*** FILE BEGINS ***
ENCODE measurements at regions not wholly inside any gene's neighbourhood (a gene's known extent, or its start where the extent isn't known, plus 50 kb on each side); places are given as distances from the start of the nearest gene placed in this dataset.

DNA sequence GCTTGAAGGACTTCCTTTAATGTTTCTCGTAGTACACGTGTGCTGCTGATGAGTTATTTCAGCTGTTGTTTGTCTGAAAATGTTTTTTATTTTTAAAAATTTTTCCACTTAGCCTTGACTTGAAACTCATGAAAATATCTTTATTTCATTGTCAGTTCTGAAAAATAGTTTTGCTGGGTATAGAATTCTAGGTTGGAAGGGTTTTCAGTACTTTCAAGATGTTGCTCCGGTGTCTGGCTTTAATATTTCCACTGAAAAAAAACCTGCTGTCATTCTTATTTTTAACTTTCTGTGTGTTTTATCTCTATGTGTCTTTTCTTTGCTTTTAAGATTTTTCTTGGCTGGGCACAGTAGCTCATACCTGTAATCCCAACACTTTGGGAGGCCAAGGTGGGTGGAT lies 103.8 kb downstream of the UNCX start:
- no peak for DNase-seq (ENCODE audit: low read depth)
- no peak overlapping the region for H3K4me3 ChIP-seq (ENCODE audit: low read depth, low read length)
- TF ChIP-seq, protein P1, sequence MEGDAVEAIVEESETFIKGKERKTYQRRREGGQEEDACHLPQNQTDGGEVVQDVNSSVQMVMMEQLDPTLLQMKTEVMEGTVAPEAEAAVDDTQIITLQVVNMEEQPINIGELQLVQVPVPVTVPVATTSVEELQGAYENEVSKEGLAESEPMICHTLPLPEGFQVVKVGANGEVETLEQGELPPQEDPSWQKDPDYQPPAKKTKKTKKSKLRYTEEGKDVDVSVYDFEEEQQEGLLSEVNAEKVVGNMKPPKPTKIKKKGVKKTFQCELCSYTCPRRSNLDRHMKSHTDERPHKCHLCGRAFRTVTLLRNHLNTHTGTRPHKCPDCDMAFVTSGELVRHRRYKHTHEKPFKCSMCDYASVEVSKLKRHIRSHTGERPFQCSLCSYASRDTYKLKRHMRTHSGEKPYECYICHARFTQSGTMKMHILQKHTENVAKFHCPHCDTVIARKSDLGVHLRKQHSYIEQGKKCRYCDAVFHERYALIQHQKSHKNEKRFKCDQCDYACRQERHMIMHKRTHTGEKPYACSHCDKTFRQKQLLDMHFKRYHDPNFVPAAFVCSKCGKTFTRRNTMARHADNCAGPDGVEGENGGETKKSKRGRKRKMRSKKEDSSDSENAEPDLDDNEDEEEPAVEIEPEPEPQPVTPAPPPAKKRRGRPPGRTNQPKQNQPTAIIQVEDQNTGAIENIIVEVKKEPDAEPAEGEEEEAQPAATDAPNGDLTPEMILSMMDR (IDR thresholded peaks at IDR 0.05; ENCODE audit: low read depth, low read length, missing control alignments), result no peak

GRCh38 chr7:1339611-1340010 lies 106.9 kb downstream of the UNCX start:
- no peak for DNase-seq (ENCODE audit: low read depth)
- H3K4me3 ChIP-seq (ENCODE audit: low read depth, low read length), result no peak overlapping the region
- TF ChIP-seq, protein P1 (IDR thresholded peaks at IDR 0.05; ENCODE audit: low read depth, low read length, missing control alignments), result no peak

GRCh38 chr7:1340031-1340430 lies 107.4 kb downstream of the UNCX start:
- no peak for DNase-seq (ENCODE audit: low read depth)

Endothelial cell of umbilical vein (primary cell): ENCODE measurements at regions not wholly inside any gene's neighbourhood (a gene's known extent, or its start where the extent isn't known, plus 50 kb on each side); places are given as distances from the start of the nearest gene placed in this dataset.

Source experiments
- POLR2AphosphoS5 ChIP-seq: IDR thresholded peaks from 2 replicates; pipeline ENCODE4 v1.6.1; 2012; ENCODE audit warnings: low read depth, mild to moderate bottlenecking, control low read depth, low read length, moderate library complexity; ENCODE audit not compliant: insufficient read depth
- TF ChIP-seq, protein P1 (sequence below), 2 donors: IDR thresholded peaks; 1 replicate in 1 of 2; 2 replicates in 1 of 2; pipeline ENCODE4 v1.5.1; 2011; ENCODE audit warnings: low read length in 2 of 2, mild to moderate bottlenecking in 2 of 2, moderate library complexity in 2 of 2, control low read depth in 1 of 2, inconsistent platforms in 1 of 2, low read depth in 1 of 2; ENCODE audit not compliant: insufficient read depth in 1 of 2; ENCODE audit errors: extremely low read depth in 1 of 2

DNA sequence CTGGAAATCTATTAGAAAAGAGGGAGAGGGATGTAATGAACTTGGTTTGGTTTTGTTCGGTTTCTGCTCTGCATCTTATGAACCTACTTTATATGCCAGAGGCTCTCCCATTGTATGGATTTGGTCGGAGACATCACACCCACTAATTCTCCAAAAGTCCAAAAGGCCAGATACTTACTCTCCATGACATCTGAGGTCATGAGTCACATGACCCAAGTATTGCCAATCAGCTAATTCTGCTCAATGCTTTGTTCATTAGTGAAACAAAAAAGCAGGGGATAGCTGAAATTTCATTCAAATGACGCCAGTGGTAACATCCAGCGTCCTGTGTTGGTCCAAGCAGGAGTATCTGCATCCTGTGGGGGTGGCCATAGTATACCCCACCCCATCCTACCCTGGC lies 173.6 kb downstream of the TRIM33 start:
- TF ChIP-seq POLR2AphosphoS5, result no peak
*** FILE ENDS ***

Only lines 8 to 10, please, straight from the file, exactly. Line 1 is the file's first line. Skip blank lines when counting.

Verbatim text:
- H3K4me3 ChIP-seq (ENCODE audit: low read depth, low read length), result no peak overlapping the region
- TF ChIP-seq, protein P1 (IDR thresholded peaks at IDR 0.05; ENCODE audit: low read depth, low read length, missing control alignments), result no peak

GRCh38 chr7:1340031-1340430 lies 107.4 kb downstream of the UNCX start: